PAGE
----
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Get Your Goat at De Hoang Duy

The underrepresented meat source is the star here.

By Alice Levitt April 20, 2017

If you don't eat goat, it may be because of images like this.

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Too cute to eat.

Image: Pixabay

Or else, it's their reputation for consuming garbage. 

But the truth is, goat is commonly eaten pretty much everywhere in the world but North America. Most Houstonians have had Indian goat curry or chops, Caribbean goat stews and Mexican goat tacos. But despite our preponderance of culinarily diverse Vietnamese restaurants, Viet goat is harder to come by. Unless, of course, you've found yourself watching Giọng hát Việt (Vietnam's version of The Voice) at De Hoang Duy on Veterans Memorial Drive, as I did last week.

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De xao lan, $15.

Image: Alice Levitt

De Hoang Duy, on Veterans Memorial Drive, has rice plates, bun bo Hue and bo ne on its menu, but roughly half the bill of fare is filled with goat dishes. And for diners who aren't versed in Vietnamese, it can be confusing to choose between "goat meat delight salad," "steamed goat meat" and "grilled sliced goat meat." Fortunately, we had a very patient server who spoke strong English. She told me that her favorite was the de xao lan, or stir-fried goat.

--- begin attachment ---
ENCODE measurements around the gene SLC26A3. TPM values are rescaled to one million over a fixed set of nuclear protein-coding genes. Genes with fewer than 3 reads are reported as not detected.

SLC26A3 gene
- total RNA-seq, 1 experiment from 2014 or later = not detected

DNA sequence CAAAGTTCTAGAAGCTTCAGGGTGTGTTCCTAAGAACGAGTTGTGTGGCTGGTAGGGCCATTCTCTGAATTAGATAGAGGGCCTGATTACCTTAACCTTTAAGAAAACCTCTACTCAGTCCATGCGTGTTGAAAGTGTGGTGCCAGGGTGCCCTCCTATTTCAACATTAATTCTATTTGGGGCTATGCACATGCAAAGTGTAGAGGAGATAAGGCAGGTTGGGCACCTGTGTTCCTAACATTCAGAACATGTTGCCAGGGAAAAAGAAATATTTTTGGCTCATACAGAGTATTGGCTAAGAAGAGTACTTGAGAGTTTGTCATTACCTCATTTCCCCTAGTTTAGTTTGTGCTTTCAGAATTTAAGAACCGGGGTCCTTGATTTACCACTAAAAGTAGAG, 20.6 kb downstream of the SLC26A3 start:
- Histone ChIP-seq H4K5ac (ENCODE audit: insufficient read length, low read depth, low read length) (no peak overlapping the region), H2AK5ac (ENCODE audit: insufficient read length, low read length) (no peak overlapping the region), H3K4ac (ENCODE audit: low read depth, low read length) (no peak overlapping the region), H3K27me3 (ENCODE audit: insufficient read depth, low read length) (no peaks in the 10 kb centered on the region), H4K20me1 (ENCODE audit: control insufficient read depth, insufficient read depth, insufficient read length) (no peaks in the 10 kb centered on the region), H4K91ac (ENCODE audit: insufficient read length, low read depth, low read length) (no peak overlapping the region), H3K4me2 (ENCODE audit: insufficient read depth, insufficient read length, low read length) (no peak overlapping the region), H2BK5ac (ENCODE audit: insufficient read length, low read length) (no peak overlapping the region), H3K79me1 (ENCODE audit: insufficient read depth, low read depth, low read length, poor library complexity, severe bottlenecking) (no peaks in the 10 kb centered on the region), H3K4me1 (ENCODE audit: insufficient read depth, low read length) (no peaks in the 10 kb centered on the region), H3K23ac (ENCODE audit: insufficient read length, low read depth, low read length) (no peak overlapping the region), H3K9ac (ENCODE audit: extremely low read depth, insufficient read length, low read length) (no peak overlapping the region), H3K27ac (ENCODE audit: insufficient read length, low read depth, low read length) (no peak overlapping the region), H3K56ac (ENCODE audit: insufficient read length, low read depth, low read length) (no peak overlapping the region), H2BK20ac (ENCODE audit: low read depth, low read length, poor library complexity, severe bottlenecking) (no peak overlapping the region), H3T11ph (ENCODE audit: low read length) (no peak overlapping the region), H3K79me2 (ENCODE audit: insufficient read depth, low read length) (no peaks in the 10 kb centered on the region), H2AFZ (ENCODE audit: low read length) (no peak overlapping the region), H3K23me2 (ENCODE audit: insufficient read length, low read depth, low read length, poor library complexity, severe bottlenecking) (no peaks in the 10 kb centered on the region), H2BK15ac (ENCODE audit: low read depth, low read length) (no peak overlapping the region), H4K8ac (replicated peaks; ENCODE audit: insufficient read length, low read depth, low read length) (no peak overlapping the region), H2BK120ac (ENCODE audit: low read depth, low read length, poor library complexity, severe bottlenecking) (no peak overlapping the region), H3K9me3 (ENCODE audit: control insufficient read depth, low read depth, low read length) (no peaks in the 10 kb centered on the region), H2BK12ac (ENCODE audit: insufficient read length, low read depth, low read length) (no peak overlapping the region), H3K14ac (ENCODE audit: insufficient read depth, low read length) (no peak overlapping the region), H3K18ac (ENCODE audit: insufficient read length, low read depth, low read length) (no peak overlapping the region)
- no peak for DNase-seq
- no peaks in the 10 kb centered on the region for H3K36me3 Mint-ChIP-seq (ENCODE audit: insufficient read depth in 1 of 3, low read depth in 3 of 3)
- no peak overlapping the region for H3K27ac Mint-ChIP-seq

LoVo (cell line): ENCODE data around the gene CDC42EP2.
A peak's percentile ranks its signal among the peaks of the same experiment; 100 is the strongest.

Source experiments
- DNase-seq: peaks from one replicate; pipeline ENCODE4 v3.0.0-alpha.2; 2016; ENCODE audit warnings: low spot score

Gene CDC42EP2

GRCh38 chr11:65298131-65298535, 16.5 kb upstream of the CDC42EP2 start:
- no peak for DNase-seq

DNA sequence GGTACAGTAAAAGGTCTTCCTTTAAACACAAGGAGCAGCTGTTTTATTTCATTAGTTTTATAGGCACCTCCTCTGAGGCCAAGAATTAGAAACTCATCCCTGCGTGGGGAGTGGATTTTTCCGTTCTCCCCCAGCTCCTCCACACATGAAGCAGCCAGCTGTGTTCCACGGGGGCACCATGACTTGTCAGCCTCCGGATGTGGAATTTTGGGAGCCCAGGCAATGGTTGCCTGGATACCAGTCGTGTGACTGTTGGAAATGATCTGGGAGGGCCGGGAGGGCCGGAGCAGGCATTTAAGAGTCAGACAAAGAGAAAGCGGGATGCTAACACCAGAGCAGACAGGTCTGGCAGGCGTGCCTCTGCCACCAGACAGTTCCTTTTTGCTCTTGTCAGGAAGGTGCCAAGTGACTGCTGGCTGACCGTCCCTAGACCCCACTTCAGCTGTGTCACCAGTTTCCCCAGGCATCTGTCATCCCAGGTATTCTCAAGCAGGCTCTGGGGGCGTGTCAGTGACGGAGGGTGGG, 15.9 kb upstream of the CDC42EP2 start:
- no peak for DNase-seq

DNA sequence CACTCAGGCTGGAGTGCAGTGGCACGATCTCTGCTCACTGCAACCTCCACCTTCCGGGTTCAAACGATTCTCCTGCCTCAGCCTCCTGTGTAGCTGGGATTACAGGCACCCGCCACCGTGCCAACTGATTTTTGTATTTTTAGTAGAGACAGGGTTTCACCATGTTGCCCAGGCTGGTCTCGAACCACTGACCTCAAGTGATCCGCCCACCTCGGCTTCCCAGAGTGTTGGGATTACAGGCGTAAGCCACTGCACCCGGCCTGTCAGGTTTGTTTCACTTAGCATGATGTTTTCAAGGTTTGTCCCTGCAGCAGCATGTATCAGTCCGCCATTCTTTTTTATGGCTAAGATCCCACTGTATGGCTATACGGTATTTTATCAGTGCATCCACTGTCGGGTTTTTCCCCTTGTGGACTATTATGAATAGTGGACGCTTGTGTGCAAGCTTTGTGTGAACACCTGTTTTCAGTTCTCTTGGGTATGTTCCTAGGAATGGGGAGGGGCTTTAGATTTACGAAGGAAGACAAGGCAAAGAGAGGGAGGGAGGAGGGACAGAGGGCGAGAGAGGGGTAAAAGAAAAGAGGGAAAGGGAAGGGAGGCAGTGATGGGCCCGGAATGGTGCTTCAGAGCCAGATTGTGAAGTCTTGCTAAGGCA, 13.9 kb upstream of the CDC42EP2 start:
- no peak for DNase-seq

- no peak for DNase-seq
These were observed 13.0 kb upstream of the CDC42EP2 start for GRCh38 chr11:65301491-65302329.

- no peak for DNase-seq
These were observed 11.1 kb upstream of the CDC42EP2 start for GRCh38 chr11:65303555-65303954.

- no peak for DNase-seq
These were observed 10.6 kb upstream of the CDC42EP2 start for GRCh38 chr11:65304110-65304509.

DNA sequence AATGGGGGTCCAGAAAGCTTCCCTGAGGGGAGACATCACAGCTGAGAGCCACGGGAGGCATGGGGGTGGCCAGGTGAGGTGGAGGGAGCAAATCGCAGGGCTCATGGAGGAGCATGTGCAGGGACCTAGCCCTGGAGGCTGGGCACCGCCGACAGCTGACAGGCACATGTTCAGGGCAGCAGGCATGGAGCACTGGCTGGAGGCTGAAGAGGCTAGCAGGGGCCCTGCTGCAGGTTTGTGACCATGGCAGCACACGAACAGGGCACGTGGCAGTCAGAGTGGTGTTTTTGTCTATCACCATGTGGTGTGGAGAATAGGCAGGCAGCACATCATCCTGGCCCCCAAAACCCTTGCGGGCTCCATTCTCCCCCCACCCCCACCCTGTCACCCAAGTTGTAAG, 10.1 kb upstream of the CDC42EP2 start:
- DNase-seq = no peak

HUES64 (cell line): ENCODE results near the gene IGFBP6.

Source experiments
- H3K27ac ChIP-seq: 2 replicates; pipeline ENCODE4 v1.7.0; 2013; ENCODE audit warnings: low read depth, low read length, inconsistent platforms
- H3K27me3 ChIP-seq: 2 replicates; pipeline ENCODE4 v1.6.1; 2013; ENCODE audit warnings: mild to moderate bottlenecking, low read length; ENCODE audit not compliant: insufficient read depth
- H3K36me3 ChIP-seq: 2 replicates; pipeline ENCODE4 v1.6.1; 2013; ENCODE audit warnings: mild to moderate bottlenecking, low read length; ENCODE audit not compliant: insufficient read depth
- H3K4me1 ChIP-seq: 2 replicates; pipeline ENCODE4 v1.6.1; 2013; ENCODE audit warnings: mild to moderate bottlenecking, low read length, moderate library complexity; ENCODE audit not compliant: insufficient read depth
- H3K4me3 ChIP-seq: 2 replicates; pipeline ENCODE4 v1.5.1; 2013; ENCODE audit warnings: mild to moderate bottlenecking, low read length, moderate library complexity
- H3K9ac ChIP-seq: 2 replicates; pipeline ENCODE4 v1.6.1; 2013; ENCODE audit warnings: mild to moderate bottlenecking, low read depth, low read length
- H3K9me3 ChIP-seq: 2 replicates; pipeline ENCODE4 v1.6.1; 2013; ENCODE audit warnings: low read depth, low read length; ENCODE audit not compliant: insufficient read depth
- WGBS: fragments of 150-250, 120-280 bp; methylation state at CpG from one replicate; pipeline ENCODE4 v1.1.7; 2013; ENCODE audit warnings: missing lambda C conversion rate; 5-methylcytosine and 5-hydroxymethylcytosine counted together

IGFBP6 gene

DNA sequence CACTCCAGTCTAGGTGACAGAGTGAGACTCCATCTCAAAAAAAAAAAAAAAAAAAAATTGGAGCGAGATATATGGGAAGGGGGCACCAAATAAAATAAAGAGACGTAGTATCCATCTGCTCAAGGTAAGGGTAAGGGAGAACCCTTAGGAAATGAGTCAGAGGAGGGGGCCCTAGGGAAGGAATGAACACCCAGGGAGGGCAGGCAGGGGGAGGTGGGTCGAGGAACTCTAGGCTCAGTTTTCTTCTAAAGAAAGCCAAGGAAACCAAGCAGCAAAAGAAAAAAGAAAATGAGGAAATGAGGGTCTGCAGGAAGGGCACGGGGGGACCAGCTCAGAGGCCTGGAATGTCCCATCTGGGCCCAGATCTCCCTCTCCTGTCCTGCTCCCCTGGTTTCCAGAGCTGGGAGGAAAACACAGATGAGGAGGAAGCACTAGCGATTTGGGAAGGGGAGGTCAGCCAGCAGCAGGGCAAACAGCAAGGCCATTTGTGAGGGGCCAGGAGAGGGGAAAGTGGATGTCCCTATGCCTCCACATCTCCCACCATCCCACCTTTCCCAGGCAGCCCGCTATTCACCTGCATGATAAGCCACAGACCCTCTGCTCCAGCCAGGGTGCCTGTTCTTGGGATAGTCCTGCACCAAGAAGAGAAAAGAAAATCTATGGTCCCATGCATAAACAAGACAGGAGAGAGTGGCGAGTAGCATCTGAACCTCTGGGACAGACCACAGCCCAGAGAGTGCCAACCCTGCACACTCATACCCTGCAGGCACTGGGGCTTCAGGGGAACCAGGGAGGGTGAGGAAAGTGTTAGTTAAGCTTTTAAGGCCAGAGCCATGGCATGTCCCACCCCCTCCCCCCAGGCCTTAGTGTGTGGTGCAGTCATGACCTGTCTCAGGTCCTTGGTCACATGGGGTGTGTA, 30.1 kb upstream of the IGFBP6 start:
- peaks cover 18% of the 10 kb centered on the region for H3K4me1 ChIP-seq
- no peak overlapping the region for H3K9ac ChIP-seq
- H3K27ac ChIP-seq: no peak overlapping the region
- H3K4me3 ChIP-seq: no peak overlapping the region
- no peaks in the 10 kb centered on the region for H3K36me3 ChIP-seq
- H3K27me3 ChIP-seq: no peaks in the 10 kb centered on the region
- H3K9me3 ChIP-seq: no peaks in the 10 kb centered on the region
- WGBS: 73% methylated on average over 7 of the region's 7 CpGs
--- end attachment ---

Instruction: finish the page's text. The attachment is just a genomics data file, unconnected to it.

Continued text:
What quickly emerged from the kitchen was a pile of goat and colorful peppers, mounded with fried shallots and peanuts, resting in a coconut-flavored curry sauce. The only problem for western diners: Some pieces of goat were tooth-tender. Others bounced against our molars with the power of a SuperBall. When it proved too much, we satisfied ourselves with dipping the warm, crusty baguette in the creamy sauce.

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De rua man, $15.

Image: Alice Levitt

My dining partner initially balked at the barnyard odor of the de rua man. Fortunately, the sweet-and-sour soup didn't taste like it smelled. The rich, tangy broth served as a hot bath for another motley mix of goat pieces—some fell of the bone at first bite, others remained stubbornly affixed, beyond our gustatory skill set. But as we piled rice noodles into individual bowls to eat with the broth, we made a new favorite culinary discovery.

An herb that looked a bit like tarragon but with jagged leaves, liberally dressed the soup. Its taste: luminous as shiso but with an earthy note not unlike cumin. On further research, this was ngo om, typically known in English (when it is known) as rice paddy herb, for the place it's most commonly grown.

In the end, I left De Hoang Duy with a tiny bag of ngo om to help us learn more about the herb, not with our abundant leftovers. Hopefully someone enjoyed them as much as I enjoyed my new favorite herb.

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